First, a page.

‘I’ve £30,000 rotting in the ground’: Truffle farmer who spent a decade nurturing prized spores is now giving away his luxury crop for FREE because he can’t sell to Covid-hit restaurants
- Mike Collison from Shropshire is handing out his yield to locals to avoid waste
- Farmer, 59, said the fungus is turning ‘rotten, totally unsaleable and worthless’
- He hopes some of harvest will sell in September, depending on virus outbreak
- It comes as Britons will get 50 per cent off cost of most meals when dining out
A truffle farmer who spent a decade nurturing his prized spores is now giving away his luxury crop for free because he cannot sell to Covid-hit restaurants.
Mike Collison from Stapleton, Shropshire, is handing out his costly yield to locals so it doesn’t go to waste, as restaurants are still reeling from the virus outbreak.
He said £30,000 worth of the underground fungus is ‘rotting in the ground’, as it turns ‘totally unsaleable and worthless’.
Farmer Mike Collison, 59, from Shropshire near Shrewsbury has been left with a bumper crop that is going to waste at the potential loss of £30,000 as restaurants have only just reopened
Mr Collison told the BBC: ‘As you can see this truffle is totally rotten, totally unsaleable and worthless.
‘I would expect to get about 100 kilos off this orchard – £30,000 currently rotting in the ground.’
Speaking alongside his dog Oscar, who smells out the truffles, he continued: ‘So this one is a good truffle, smells nice and earthy, solid, and that’s a very saleable truffle.
‘I now give them to locals in the village and probably about 50 people in this village currently have tried truffles who have never had them before, and I’ve not had a complaint yet.’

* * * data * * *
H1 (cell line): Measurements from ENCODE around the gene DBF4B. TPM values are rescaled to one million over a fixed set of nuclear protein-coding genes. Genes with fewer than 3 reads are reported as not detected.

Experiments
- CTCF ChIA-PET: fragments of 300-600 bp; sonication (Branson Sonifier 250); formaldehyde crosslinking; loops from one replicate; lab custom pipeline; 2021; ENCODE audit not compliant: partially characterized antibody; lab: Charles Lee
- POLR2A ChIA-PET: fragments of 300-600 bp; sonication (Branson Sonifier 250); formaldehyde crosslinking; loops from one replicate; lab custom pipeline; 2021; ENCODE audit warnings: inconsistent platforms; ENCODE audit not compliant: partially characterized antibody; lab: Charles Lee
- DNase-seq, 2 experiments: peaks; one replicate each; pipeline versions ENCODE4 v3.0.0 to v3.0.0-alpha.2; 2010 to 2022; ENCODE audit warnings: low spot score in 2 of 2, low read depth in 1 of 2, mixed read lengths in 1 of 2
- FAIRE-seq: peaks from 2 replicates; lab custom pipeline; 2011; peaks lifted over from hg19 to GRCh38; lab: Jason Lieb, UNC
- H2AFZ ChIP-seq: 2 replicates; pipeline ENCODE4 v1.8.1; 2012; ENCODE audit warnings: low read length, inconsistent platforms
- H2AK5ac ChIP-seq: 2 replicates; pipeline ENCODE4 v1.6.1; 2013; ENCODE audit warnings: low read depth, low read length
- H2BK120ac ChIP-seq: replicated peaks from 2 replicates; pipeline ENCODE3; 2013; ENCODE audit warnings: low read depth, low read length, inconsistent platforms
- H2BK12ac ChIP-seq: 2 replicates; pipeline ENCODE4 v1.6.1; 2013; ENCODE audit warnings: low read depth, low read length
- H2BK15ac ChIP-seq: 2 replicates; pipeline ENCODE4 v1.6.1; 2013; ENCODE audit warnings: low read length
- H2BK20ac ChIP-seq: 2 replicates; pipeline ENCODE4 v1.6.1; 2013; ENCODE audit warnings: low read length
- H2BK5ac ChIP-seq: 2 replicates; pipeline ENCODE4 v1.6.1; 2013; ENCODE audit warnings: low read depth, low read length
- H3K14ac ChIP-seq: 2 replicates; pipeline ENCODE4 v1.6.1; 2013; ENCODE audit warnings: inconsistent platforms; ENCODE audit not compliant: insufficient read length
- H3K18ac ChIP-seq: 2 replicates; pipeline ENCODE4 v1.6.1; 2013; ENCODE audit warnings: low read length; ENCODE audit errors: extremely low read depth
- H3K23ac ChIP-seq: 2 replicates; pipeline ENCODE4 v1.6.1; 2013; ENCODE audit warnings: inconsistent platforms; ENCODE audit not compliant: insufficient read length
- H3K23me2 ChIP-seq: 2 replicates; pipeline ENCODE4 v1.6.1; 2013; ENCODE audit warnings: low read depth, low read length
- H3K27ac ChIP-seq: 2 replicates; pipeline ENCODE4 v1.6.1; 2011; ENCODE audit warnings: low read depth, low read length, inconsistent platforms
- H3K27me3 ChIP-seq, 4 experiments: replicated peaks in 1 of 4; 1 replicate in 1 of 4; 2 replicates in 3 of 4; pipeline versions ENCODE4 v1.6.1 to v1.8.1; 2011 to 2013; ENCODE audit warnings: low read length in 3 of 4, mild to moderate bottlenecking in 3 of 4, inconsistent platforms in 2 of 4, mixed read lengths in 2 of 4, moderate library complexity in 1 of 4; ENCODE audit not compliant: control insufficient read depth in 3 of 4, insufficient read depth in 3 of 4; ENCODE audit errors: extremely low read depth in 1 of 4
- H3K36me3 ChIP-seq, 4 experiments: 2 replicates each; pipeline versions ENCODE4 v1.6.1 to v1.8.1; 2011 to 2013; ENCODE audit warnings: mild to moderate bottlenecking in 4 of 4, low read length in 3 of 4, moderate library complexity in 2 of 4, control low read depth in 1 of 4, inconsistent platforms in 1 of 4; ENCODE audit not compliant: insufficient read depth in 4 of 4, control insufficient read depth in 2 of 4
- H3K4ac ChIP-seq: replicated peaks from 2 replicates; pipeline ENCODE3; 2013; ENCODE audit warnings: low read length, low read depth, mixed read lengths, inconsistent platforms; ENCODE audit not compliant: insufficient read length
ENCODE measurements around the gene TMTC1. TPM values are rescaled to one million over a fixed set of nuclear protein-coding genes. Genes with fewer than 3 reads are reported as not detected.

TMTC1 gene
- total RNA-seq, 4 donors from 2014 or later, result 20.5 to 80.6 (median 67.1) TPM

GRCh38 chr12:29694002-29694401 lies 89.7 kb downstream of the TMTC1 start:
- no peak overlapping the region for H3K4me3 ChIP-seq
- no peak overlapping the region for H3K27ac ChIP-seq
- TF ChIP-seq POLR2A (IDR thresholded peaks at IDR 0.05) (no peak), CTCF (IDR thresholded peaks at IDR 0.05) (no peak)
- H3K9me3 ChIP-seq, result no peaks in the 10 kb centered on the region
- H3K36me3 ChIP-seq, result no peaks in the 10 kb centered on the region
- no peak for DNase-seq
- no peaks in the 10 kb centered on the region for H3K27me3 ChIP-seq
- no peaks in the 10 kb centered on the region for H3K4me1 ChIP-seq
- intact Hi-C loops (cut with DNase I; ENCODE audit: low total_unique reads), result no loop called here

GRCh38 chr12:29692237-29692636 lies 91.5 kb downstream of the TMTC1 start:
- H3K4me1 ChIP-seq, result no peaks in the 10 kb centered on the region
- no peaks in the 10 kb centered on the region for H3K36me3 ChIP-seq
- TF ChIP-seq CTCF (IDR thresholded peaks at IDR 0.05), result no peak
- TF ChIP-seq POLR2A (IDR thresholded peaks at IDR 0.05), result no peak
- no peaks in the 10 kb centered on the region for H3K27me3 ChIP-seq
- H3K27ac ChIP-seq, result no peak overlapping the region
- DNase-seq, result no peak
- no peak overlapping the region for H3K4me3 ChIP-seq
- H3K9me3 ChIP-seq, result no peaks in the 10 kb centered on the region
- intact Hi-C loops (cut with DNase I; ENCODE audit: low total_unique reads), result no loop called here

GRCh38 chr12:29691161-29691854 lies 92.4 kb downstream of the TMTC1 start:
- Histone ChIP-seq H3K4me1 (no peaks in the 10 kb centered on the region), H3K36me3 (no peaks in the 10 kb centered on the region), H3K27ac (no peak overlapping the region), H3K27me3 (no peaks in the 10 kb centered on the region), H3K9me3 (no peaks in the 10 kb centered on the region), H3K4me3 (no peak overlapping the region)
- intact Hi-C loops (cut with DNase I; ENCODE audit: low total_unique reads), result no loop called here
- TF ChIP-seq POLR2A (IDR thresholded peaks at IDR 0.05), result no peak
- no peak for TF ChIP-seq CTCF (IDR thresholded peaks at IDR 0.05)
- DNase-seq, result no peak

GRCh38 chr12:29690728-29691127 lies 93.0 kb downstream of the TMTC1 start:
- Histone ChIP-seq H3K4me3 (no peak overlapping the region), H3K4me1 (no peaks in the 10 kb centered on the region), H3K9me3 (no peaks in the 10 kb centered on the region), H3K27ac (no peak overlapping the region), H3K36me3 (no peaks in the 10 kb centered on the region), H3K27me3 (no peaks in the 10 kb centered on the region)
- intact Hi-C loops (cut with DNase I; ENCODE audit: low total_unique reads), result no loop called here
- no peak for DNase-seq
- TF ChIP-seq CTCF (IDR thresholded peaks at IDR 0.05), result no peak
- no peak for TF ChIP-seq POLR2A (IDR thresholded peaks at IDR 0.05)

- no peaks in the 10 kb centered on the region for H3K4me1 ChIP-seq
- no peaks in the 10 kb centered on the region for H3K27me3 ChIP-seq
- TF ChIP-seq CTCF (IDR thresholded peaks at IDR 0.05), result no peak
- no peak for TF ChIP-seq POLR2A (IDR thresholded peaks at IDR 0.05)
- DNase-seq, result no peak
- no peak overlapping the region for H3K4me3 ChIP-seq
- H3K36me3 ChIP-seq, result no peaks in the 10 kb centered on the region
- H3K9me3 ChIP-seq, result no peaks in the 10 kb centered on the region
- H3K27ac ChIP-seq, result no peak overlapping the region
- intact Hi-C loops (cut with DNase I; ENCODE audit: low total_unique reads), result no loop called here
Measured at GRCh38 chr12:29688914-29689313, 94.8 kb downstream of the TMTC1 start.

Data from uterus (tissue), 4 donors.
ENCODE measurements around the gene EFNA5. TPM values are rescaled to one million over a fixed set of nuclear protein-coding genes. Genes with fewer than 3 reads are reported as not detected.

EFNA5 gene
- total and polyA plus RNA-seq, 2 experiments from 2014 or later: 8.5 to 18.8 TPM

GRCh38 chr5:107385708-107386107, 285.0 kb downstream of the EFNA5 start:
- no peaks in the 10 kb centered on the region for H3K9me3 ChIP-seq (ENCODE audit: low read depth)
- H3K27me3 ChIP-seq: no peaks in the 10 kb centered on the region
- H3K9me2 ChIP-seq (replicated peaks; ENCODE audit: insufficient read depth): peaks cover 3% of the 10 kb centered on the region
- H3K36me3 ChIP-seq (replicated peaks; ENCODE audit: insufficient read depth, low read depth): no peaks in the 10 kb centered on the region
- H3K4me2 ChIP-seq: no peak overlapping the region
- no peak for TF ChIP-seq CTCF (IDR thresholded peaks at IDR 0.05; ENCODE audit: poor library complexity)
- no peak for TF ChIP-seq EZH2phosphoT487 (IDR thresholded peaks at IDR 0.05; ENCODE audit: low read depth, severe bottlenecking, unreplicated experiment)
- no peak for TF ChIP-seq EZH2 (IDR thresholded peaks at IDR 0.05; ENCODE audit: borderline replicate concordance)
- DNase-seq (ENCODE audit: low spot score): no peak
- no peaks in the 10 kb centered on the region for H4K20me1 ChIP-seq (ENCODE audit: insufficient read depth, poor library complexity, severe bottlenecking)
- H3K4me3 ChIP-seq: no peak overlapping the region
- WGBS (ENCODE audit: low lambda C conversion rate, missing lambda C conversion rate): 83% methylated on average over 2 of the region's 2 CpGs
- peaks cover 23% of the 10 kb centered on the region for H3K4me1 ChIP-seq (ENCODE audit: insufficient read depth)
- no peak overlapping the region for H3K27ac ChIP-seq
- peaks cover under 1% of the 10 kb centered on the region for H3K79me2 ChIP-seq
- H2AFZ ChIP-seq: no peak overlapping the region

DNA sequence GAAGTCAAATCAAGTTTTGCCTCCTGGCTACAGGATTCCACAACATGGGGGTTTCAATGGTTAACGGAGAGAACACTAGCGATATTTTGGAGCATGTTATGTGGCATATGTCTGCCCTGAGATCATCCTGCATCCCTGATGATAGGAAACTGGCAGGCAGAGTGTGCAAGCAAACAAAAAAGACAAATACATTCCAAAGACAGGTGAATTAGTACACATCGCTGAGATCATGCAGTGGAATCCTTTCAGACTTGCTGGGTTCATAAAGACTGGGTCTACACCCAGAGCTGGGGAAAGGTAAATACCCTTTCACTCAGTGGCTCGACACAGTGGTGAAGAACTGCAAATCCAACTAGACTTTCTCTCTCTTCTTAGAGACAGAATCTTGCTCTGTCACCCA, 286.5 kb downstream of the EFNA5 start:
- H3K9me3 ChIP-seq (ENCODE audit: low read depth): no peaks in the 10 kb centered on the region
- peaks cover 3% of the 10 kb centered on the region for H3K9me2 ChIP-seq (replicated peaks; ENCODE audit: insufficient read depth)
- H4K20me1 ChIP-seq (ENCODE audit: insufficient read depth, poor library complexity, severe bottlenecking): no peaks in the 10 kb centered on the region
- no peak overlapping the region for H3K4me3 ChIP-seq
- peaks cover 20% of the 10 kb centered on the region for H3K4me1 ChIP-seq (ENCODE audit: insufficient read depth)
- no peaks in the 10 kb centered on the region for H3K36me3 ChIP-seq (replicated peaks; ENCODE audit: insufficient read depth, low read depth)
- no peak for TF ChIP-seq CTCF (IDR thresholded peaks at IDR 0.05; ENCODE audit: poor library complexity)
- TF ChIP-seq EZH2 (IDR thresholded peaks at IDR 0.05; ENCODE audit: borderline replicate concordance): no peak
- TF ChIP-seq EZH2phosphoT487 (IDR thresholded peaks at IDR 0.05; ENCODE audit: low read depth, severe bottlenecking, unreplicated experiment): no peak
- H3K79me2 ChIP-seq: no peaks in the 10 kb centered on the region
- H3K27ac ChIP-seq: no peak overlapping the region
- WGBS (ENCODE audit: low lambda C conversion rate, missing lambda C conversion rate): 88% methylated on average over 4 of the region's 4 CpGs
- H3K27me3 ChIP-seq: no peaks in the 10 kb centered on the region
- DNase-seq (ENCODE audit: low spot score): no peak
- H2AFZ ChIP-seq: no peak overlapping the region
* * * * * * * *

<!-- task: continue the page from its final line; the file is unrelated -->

The farmer’s neighbour, Suzy Brander, said: ‘This morning we had truffles and we also had them yesterday as well in an omelette. They’re really nice, a really lovely flavour, quite earthy, a little bit different.’
Mr Collison added: ‘I’m optimistic that we will sell some come September, October time. Quite how many we will sell will depend on coronavirus and how that pans out in the future.’
Mr Collison with his dog Oscar, who sniffs out the truffles. The farmer is handing out his costly yield to locals in his village so it doesn’t go to waste
Oscar smelling out the truffles in the farmer’s orchard. Mr Collison said there are ‘about 50 people in this village currently have tried truffles who have never had them before’
It comes as Britons will get 50 per cent off the cost of most meals when dining out from Monday to Wednesday in August, under Rishi Sunak’s new scheme.
It means an £80 restaurant bill for a family of four would come to £40. But a couple spending £45 would pay £25.
Soft drinks will be included in the deal but alcohol will not, and meals must be consumed on the premises so takeaway food won’t count.
However, the Government is already making it easier for pubs, restaurants and cafes to turn pavements, terraces and even car parks into outdoor seating areas.
Britons will get 50 per cent off the cost of most meals when dining out from Monday to Wednesday in August, under Rishi Sunak’s scheme (receipt signed by Chancellor, pictured)
The Eat Out to Help Out discount can be used ‘unlimited times’.
Officials had considered dishing out vouchers to everyone, but decided it would lead to an increased risk of fraud and would take longer to administer.
Businesses will need to register on the Government website to take part, with full details due to be published next week.
Mr Sunak said yesterday: ‘This moment is unique, we need to be creative.
‘To get customers back into restaurants, cafes and pubs and protect the 1.8million people who work in them, for the month of August we will give everyone in the country an Eat Out to Help Out discount.’